Published 11 months ago by Ann Baker
This story has a strong moral:
Okay, this book is a bit tasteless, but it is great for number sense activities, even though it is not intended as a maths book. I suspect that you will either love or hate this book. Johnny hates it; I kind of love it.
The number sense activities that could arise from this book are plentiful!
Part way into the book we meet a team of seven nose pixies all lined up and easy to count. But the on the next page they are skydiving from a rocket, with one still in the rocket, and six with their parachutes open:
So now we can see that our team of seven can be seen as one and six more.
On the opposite page there are six on a lip and one in a nostril so now we have a visual for the "turn-round fact": six and one more:
But wait who jumped out of the rocket, 1st, 2nd... and are they still in that order on the opposite page? Now we have a purpose for using ordinal numbers to seven.
Of course, I started teaching in the good old bad old days, a hundred years ago and before we had worksheets, text books or technology. We had to invent every lesson from the ground up.
Well this book jerked my memory and set me thinking about the numeracy diet that we used to oﬀer our students. One item on the menu was always the creation of number stories that could then be translated into, number sentences. The belief was that children should be able to look at a picture or, group of objects and make up number stories about them.
For instance, in this picture, learners might describe the number story as: “Three at the top, three at the bottom, and one on the side.” Or “Two in the top corner, two in the other top corner, two in the bottom corner and one on the side.”
Now that the number story has been described a numerical number sentence can be written to match. For instance we would have constructed ‘sums’ that looked like these:
Thank goodness time does not stand still though, because doing this today we would be focused on the strategies used as much as the answers so would probably set the sums out using mini chunking or jumps on an empty number line with the secret code helping us to follow the students thought process:
**NUMBER LINE JUMPS**
The secret codes used here ("d" for double and "co" for count on) are used to show how an answer was arrived at.
There are also opportunities in this book not only to explore ways to make to 7 but also to introduce the idea of a missing addend or subtrahend.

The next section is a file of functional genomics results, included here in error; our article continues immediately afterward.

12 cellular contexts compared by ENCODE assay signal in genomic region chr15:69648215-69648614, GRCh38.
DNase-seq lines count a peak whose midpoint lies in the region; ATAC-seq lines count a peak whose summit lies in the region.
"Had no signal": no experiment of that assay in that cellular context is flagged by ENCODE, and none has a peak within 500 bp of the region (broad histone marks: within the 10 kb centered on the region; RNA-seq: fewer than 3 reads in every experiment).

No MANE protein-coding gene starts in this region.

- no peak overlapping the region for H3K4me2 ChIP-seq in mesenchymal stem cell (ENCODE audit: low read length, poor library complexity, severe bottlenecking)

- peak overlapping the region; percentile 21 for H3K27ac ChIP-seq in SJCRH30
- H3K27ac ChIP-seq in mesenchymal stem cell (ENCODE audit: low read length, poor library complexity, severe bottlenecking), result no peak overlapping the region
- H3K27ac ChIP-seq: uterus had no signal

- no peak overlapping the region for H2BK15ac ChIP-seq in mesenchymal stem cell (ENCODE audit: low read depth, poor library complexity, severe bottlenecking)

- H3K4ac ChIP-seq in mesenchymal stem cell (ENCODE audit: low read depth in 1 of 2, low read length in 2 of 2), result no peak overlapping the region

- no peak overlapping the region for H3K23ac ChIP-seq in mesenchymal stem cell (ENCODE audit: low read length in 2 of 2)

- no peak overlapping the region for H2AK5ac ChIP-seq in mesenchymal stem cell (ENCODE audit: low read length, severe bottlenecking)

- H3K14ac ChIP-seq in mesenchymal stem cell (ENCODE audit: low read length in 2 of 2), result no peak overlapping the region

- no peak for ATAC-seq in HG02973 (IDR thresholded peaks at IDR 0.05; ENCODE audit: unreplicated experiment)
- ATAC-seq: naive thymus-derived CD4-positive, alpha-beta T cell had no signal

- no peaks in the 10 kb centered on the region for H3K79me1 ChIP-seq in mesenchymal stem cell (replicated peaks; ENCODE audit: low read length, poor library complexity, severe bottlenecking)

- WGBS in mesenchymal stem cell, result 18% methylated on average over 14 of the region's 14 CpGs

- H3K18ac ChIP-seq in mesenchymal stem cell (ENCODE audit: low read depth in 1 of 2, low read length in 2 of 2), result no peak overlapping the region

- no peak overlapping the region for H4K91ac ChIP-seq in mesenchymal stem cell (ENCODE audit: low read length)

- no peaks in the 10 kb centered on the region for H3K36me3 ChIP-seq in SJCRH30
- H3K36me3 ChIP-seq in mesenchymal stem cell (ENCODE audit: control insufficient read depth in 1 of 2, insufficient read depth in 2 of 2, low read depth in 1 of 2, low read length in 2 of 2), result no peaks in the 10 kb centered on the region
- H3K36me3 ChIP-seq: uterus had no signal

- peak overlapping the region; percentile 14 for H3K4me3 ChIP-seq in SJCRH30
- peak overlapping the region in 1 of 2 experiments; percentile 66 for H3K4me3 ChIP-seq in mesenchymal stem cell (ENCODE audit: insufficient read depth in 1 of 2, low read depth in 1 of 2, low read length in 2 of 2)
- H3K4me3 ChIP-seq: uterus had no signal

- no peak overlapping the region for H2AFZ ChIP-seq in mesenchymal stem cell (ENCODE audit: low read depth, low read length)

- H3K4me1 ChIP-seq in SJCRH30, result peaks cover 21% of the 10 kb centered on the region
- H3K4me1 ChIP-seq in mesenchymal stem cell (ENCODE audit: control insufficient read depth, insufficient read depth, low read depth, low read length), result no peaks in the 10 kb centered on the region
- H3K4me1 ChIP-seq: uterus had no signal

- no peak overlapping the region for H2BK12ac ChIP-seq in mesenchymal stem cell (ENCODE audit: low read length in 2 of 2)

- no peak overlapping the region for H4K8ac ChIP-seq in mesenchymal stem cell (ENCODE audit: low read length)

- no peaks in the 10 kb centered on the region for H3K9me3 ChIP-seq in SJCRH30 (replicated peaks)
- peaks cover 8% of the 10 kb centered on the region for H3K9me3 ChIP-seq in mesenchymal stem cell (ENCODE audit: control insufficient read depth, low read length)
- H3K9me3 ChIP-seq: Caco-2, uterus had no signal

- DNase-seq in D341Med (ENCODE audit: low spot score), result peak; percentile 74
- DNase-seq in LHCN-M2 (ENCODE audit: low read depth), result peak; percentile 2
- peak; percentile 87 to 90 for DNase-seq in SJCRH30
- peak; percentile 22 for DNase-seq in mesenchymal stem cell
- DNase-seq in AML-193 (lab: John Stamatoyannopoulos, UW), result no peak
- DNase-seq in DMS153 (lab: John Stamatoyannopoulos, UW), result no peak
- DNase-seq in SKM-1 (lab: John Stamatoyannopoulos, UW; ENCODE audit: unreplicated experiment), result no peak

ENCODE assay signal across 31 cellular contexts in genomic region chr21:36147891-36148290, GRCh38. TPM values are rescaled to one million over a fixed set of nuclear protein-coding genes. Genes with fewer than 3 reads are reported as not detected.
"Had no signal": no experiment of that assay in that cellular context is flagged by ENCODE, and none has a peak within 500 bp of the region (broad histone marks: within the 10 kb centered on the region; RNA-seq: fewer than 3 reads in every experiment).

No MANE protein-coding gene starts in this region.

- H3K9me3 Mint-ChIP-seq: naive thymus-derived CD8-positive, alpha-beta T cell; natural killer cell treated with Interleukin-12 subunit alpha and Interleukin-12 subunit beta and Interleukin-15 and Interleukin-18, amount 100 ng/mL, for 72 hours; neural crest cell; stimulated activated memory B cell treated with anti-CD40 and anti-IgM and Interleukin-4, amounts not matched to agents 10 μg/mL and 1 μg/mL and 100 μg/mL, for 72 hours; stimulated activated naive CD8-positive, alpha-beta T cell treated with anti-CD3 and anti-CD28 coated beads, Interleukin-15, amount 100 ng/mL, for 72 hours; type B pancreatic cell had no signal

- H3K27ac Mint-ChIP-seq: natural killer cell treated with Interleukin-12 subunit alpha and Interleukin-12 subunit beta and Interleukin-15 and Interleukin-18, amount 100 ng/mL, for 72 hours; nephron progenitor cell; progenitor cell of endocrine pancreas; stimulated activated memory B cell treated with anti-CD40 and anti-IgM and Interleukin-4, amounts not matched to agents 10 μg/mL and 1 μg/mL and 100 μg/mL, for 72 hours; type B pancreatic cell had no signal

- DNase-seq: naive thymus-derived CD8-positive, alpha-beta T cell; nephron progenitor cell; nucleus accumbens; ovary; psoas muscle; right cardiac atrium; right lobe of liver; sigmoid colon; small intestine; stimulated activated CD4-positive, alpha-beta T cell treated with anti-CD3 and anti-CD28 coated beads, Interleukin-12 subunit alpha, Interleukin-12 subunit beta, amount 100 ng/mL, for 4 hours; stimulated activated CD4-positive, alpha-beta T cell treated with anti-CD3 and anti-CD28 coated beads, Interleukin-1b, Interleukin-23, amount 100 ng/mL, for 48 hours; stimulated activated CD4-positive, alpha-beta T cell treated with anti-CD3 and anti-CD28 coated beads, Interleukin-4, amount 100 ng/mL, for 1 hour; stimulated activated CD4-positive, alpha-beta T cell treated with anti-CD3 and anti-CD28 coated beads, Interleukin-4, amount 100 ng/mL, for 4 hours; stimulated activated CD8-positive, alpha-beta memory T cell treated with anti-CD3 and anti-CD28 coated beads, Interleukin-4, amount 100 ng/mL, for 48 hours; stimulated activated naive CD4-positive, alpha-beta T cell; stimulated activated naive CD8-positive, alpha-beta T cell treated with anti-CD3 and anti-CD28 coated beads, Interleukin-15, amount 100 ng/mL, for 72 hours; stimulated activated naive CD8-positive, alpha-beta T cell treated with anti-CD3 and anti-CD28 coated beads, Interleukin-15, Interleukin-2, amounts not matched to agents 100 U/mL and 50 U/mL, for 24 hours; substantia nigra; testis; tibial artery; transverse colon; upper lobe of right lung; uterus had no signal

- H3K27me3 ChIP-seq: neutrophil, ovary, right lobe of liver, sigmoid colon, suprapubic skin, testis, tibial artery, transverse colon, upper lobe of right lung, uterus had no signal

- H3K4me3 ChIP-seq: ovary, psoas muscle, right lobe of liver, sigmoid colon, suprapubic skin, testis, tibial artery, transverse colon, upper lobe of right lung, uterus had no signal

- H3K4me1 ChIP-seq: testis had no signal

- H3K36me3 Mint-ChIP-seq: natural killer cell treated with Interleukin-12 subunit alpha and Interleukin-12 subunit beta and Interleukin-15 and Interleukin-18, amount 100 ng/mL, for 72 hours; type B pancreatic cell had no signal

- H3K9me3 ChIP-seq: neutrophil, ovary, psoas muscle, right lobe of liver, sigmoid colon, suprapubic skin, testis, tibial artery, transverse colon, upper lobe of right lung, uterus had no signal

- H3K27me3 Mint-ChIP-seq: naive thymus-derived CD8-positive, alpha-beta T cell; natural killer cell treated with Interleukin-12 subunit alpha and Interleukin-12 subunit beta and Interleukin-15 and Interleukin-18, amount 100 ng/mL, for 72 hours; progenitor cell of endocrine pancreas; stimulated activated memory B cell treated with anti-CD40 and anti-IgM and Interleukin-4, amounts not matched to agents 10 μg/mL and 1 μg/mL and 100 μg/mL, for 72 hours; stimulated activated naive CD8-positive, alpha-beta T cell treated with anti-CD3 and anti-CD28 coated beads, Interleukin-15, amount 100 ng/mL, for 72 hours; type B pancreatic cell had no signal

A great example of this is the final and rudest page of all where the nose pixies end up mining the bottom pit. There are three on the page and the others we assume are in the smelly bottom pit. To find out how many in the smelly pit we can either find the change unknown:
There were 7. Now there are 3, what has changed?
We can do this as an addition story or as a subtraction story as shown by the diagrams below.
Want more, well there is also a page where lots of nose pixies are lined up and crying out to be counted in 3s. It is not every day we find a purposeful reason to unitise and count in 3s.
The book can be explicitly used as described above or can be used creatively for imaginative play. To stimulate some related imaginative play set out 7 play people, lego people or materials to make paddle pop pixies next to the now familiar book "The Nose Pixies".
Add any extra props such as a rocket picture, a nose or a mouth or a face, whatever takes your fancy. Then watch and listen as students interact with the invitation to follow up on the activities that you have been doing with the book. It is fine to interact and prompt but do not take over. Keep some focus on the number sense and number opportunities that arise. For instance, prompt for subitizing and counting on during play:
“I can see you put 3 nose pixies in the rocket. How many have jumped out? So how many are there altogether?”
I love to get messy and a bit creative, and so do many of our learners. I always had stamp pads and pastel blocks available for quick finger print activities.
The finger pixies below were very quick to create and now it is possible to create number stories and matched, number sentences about them.
For instance: 2 with picks, 5 without, 3 blue, 2 red, 2 green 4 smiling, 3 not. 1 with gunpowder … kerboom!
Lots of ways of making 7 but of course there could be more pixies if your team were ready to experiment and explore.
Want to learn more with Ann? Join her on her new online course PREVENTING THE NUMERACY GAP. Learn the key concepts essential to young mathematicians to ensure the numeracy gap doesn't open up!
Share this post